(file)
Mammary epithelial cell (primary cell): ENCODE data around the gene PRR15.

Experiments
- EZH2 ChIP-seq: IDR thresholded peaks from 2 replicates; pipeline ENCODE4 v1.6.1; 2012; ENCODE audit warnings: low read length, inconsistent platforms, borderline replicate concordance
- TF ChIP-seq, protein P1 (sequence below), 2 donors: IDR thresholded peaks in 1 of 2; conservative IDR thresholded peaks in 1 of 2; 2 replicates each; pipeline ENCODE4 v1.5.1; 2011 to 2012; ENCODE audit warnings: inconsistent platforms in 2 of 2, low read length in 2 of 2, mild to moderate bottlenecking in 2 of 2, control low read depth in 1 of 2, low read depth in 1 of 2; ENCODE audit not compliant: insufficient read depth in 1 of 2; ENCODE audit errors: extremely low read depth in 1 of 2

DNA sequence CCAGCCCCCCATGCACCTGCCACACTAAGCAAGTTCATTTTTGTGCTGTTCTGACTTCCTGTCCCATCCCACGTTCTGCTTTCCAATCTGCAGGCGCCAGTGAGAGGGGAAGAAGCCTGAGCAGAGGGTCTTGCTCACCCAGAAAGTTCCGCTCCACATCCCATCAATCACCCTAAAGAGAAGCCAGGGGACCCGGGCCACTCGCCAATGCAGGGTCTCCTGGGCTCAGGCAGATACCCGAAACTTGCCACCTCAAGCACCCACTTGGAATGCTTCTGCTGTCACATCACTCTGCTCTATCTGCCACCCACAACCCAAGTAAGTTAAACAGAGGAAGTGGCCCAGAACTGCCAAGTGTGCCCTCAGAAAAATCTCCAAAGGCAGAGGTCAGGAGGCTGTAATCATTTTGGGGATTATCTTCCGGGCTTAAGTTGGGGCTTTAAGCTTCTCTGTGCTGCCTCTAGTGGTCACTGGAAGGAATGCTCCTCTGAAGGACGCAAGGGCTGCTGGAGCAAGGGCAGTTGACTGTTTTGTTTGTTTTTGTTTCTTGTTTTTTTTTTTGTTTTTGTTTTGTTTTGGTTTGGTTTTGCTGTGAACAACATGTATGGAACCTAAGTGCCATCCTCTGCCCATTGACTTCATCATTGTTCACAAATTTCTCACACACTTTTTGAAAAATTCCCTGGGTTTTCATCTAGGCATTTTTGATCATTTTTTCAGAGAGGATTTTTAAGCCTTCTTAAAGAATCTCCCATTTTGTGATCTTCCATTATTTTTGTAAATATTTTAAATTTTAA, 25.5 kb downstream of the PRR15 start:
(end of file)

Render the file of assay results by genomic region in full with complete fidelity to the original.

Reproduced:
Mammary epithelial cell (primary cell): ENCODE data around the gene PRR15.

Experiments
- EZH2 ChIP-seq: IDR thresholded peaks from 2 replicates; pipeline ENCODE4 v1.6.1; 2012; ENCODE audit warnings: low read length, inconsistent platforms, borderline replicate concordance
- TF ChIP-seq, protein P1 (sequence below), 2 donors: IDR thresholded peaks in 1 of 2; conservative IDR thresholded peaks in 1 of 2; 2 replicates each; pipeline ENCODE4 v1.5.1; 2011 to 2012; ENCODE audit warnings: inconsistent platforms in 2 of 2, low read length in 2 of 2, mild to moderate bottlenecking in 2 of 2, control low read depth in 1 of 2, low read depth in 1 of 2; ENCODE audit not compliant: insufficient read depth in 1 of 2; ENCODE audit errors: extremely low read depth in 1 of 2

DNA sequence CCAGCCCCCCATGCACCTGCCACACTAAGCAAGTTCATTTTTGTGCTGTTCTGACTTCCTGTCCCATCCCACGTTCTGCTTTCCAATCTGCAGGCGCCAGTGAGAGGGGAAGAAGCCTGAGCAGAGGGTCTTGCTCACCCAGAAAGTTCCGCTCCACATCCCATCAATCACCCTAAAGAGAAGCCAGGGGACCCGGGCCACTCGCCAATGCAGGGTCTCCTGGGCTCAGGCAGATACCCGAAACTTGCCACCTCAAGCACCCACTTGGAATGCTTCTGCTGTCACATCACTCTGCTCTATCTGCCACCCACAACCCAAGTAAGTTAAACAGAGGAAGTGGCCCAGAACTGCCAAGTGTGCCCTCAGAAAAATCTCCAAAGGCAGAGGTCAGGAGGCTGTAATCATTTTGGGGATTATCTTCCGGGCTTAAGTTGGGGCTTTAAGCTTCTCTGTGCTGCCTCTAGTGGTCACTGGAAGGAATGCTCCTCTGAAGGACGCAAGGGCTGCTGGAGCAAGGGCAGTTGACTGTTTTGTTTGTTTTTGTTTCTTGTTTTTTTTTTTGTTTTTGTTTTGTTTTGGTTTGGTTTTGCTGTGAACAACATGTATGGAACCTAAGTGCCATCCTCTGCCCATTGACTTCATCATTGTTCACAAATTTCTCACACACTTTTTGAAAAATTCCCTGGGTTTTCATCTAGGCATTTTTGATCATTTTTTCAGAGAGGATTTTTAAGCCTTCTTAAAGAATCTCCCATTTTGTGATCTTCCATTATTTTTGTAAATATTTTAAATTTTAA, 25.5 kb downstream of the PRR15 start: